Louisburg College had its beginning in the period that witnessed the emergence of the United States of America as an independent nation, the birth of the Methodist Church in America, and the establishment of both Franklin County and the town of Louisburg.
Settlers founded Franklin County in 1779 and named it in honor of Benjamin Franklin. Surveyors of the town of Louisburg, a tribute to King Louis XVI of France, set a public commons on the highest ground point. This town commons, which became famous for its oak grove, is the location of the Louisburg College campus today.
Louisburg College evolved from three earlier institutions: Franklin Male Academy, Louisburg Female Academy, and Louisburg Female College. It is the oldest chartered two-year, church-related, co-educational college in the nation.
Franklin Male Academy
The Franklin Male Academy received its first charter in 1787 and officially opened on January 1, 1805, under the able direction of Yale graduate Matthew Dickinson. The curriculum available to students included English Grammar, geography, Latin, Greek, algebra, surveying, and astronomy. A large audience of trustees and parents performed the examinations for the first students on July 2, 1805. That two-story academy building still stands and serves as a reminder of the beginning of educational opportunities in the town of Louisburg. It now houses the Tar River Center for History and Culture.
Louisburg Female Academy
The second stage in the evolution of Louisburg College began on December 27, 1814, when the state legislature ratified an act chartering the Louisburg Female Academy. Subjects taught at the new female academy included reading, writing, English Grammar, arithmetic, geography, painting, drawing, embroidery, piano, and dancing. In the 1850s, after much success, the trustees renamed the female academy Louisburg Female Seminary. Among the courses offered by the seminary were history, botany, algebra, rhetoric, chemistry, geology, logic, French, Latin, Greek, guitar, and calisthenics. The respectable reputation of the seminary contributed to a movement to establish a female college.
Louisburg Female College
The third stage of the evolution of Louisburg College began in January 1855, when the state legislature authorized the transfer of property by the trustees of Louisburg Female Academy to the directors of Louisburg Female College Company. The directors moved the Female Academy building south of its original location and utilized it as a college annex until a fire destroyed it in 1927. The directors constructed a four-story, fifty-room brick Greek revival style building for the female college in 1857. It stands on the west campus, where the female academy building had formerly stood. This building, now called Old Main, is still in use today as the administrative building of Louisburg College.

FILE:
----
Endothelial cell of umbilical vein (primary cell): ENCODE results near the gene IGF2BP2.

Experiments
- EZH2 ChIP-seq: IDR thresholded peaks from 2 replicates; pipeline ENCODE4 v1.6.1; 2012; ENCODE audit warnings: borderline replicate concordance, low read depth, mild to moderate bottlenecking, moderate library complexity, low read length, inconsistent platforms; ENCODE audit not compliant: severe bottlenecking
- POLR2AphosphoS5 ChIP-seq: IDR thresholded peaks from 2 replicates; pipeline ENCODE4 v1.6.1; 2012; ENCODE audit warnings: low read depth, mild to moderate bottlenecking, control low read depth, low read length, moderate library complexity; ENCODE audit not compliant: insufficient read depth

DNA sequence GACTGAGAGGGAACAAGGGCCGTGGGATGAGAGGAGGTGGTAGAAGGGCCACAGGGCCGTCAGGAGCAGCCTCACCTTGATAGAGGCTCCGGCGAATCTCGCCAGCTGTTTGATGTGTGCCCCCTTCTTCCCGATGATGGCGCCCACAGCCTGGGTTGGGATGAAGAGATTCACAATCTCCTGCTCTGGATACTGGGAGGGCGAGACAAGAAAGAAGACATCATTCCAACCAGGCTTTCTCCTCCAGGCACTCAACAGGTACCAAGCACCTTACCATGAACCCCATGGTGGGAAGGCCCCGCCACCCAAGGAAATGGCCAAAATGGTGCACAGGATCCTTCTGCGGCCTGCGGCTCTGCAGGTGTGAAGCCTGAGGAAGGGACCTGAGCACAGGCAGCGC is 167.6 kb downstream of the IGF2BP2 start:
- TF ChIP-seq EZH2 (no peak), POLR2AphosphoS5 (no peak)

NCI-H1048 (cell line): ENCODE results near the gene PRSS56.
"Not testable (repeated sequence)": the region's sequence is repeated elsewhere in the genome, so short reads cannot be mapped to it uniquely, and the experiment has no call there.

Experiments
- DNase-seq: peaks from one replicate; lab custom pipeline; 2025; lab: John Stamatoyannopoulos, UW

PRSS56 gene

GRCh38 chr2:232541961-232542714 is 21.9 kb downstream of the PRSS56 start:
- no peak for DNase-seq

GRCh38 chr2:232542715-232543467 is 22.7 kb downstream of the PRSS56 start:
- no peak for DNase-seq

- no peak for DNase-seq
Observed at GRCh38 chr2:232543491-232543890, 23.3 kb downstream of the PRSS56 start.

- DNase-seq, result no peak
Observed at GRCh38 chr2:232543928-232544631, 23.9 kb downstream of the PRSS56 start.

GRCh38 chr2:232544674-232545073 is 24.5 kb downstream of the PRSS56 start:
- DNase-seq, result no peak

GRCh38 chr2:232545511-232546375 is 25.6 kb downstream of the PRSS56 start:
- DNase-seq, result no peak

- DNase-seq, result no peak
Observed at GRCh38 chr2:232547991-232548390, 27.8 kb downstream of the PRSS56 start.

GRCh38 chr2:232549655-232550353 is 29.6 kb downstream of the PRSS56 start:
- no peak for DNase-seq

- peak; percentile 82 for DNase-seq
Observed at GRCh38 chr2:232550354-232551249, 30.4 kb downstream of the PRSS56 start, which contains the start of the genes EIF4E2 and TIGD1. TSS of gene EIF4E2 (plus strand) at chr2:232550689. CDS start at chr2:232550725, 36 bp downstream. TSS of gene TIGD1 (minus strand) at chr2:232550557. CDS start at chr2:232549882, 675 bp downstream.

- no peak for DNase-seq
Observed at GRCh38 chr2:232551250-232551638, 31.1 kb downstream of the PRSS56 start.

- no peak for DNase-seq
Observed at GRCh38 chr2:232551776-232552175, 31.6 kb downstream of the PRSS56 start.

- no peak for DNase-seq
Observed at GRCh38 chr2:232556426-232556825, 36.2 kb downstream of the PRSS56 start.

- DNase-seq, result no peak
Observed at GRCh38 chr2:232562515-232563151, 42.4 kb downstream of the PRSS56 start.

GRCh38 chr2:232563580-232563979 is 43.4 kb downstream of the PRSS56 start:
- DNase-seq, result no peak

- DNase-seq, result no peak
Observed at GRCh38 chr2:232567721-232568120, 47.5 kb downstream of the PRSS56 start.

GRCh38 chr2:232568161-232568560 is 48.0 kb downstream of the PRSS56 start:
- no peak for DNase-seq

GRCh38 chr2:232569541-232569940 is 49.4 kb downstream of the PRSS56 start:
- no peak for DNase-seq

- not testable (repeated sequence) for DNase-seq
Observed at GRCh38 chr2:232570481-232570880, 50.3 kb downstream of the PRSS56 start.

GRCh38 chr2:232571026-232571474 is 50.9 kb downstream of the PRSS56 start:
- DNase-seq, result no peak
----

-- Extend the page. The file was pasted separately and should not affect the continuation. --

At the beginning of the twentieth century, several significant changes took place at the college. The Duke family of Durham bought the establishment for $5,450 in 1891 and the institution became known as Louisburg College. The Duke family donated it to the North Carolina Conference of the United Methodist Church in 1907. Other changes in the early 1900s included the expansion of the campus by constructing the Davis Building, the west wing of Main Building, the Pattie Julia Wright Dormitory, and the Franklin Building but most important was the reorganization of the college into an institution with a junior college rating.
Louisburg College became co-educational in 1931 and student enrollment immediately increased. In 1952, the Southern Association of Colleges and Secondary Schools accredited Louisburg College. In 1956, a planning committee of the North Carolina Conference of the Methodist Church recommended the establishment of two co-educational senior colleges and the merger of Louisburg College into one of the institutions. The college alumni and the citizens of Franklin County joined to oppose the merger. A "Keep Louisburg at Home" campaign emphasized the depth of local support for the junior college. In response to this endeavor, the Conference decided to retain Louisburg College as an accredited junior college.
A period of revitalization and growth occurred during the 1950s - 1970s. The student enrollment, faculty size, budget, and physical plant were significantly increased and improved. In 1961, the college purchased the Mills High School property on the east side of Main Street and remodeled the building to serve as the college auditorium-classroom. Over the next couple of decades and after a $4.2 million campaign was surpassed, the college constructed four dormitories, a library, a cafeteria, an auditorium/theatre complex, a student center, Taft classroom building, and the Benson Chapel.
Celebrating 233 Years of History
For 233 years, Louisburg College has been a place where opportunity grows for students, faculty, and staff. We continue to celebrate the College's history and its legacy as the oldest private, two-year residential college in the nation.